Here's an Inside Look at the Future of the Hyperloop

Source: AP
Source: AP

When it comes to billionaire Elon Musk's lofty vision for the Hyperloop, a theoretical high speed transportation structure, there's one pod to rule them all. Last weekend, at the Hyperloop Pod design competition at Texas A&M University, 23 lucky pod-designing teams moved one step closer to glory.

The competition was intended to narrow the field of designs for the Hyperloop's pod — the vehicle that will whiz around the system's tubes. 120 teams from around the world (mostly made up of university and high school students) entered the competition, but only a handful were selected to move on.

Massachusetts Institute of Technology's team took the top spot, winning the award for best overall design. Other winners included teams from Delft University, the University of Wisconsin-Madison, Virginia Tech and the University of California, Irvine.


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MIT team captain Philippe Kirschen believes his team's design was successful thanks to its practical nature, focused on safety and scalability. "When I was applying to university when I was 16, I wrote about working on maglev (magnetic levitation) trains," he told Engadget. "Now six years down the line and I'm working on a maglev train."

According to the team's description, MIT's pod "is approximately 2.5 meters long and uses permanent magnet arrays for electrodynamic levitation."

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SpaceX and Tesla CEO Elon Musk himself made an appearance at the competition, heaping praise on the teams and their designs. "I feel really good about this," he said, according to Engadget. "I think the work that you guys are doing is going to blow people's minds." He added that SpaceX would likely hold similar competitions in the future.

"The public wants something new," Musk said, according to the Verge"And you're going to give it to them."


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A photo posted by (@) on

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Other pod designs included New York University's S.L.A.T.E — "a safe, economically viable and practical implementation of the Hyperloop concept" — and Rutgers University's effort, which "features a sleek outer mold, magnetic levitation system and air-powered braking system."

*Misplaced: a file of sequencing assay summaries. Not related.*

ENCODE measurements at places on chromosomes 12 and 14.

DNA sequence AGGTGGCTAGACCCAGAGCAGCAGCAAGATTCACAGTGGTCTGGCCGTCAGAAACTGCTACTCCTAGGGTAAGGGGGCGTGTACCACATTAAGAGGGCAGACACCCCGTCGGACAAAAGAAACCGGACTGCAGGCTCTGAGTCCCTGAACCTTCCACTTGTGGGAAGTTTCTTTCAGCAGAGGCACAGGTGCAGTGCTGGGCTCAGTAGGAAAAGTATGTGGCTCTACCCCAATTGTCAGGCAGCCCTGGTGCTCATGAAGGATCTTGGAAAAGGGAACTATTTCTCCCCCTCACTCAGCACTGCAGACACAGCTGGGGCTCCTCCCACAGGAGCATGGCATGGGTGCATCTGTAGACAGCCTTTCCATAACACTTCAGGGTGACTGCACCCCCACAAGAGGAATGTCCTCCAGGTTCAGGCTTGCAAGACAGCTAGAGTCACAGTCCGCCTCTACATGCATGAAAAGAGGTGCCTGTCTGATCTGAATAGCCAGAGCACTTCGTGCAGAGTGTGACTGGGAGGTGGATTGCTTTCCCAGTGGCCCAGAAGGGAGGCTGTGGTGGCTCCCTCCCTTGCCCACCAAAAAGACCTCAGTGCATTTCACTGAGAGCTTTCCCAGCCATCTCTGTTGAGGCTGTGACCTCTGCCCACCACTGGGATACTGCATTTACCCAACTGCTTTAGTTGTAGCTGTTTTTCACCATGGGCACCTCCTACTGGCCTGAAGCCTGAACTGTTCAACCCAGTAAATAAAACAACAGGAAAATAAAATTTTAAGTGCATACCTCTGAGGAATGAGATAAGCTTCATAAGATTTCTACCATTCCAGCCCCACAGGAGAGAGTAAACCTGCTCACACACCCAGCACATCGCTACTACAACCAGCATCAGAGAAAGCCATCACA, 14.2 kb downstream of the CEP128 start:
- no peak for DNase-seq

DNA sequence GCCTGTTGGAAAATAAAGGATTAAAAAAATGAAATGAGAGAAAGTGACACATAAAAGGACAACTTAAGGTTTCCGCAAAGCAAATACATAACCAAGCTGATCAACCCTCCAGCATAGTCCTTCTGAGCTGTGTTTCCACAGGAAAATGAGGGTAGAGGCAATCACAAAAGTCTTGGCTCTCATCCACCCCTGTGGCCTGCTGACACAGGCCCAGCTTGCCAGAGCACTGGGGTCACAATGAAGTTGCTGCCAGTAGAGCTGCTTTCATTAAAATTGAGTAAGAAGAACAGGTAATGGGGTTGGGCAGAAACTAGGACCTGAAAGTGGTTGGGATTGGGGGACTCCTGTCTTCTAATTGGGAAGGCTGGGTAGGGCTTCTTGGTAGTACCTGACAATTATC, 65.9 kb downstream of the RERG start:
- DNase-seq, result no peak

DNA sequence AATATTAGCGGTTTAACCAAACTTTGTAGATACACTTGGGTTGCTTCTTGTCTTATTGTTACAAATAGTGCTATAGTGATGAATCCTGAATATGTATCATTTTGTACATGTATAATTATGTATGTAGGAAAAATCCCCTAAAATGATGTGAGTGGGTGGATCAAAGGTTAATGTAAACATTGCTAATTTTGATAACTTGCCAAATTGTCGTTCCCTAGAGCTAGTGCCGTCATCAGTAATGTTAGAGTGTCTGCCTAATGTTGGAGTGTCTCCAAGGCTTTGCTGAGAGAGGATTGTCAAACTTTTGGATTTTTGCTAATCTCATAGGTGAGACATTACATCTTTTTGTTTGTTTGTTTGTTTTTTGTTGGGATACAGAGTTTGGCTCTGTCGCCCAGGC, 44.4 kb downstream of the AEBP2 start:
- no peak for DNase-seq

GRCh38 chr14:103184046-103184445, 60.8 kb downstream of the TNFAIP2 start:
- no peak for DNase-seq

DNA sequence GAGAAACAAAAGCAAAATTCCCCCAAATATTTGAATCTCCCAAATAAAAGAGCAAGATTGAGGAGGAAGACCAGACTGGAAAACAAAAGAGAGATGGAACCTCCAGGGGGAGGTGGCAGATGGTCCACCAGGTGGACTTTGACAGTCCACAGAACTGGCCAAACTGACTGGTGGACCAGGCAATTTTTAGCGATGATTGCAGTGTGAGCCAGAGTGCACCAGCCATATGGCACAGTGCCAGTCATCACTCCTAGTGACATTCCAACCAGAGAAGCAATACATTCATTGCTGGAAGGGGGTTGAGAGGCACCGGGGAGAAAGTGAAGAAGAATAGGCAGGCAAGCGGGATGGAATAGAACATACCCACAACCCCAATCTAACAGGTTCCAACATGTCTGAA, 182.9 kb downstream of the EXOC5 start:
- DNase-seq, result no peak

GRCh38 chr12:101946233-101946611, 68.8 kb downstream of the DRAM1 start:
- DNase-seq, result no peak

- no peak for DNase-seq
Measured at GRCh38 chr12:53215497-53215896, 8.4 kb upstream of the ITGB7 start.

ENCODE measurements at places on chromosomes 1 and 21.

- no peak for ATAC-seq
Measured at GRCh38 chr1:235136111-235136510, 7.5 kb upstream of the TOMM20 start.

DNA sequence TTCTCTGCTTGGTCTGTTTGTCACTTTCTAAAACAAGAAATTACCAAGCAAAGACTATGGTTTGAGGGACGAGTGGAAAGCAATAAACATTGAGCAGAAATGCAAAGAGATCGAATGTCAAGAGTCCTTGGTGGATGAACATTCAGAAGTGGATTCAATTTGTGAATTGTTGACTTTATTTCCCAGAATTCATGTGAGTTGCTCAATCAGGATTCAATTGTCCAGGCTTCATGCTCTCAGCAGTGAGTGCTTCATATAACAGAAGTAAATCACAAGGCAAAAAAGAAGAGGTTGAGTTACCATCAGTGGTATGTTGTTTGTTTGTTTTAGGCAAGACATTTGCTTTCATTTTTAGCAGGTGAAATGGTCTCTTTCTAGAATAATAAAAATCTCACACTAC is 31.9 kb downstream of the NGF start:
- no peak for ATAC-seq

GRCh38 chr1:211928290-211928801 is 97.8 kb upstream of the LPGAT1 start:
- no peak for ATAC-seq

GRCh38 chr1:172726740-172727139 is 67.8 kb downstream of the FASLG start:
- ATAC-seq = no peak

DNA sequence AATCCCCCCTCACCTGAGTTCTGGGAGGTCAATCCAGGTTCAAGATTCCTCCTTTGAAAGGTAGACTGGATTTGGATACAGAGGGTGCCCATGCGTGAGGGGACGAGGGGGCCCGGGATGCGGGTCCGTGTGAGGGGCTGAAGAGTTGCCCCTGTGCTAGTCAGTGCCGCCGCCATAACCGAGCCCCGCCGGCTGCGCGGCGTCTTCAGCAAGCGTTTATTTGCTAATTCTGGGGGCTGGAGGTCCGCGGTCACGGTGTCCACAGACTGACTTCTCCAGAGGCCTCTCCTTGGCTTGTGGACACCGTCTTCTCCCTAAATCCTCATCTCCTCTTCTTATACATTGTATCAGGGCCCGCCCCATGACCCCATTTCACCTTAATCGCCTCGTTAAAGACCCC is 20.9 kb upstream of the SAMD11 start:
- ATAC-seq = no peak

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The winners are now set to build human-sized versions of their pods, which they'll reportedly test this summer at a mile-long test track next to Musk's SpaceX California headquarters.

Below, the full list of winners:

Best Overall Design Award: MIT Hyperloop Team, Massachusetts Institute of Technology
Pod Innovation Award: Delft Hyperloop, Delft University of Technology (The Netherlands)
Pod Technical Excellence Award: Badgerloop, University of Wisconsin-Madison
Pod Technical Excellence Award: Hyperloop at Virginia Tech, Virginia Tech
Pod Technical Excellence Award: HyperXite, University of California, Irvine

And advancing teams:

rLoop (non-student team)
uWaterloo Hyperloop, University of Waterloo
UWashington Hyperloop, University of Washington
University of Toronto, University of Toronto
RUMD Loop, University of Maryland and Rutgers University
GatorLoop, University of Florida
Team HyperLynx, University of Colorado, Denver
Hyperloop UC, University of Cincinnati
USCB Hyperloop, University of California, Santa Barbara
bLoop, University of California, Berkeley
TAMU Aerospace Hyperloop, Texas A&M
WARR Hyperloop, Technical University of Munich
Purdue Hyperloop Design Team, Purdue University
Codex, Oral Roberts University
Lehigh Hyperloop, Lehigh University
Keio Alpha, Keio University 
Drexel Hyperloop, Drexel University
Carnegie Mellon Hyperloop, Carnegie-Mellon University

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Sophie Kleeman

Sophie is a staff writer at Mic covering the intersection of tech and culture. She's based in New York and can be reached at sophie@mic.com.

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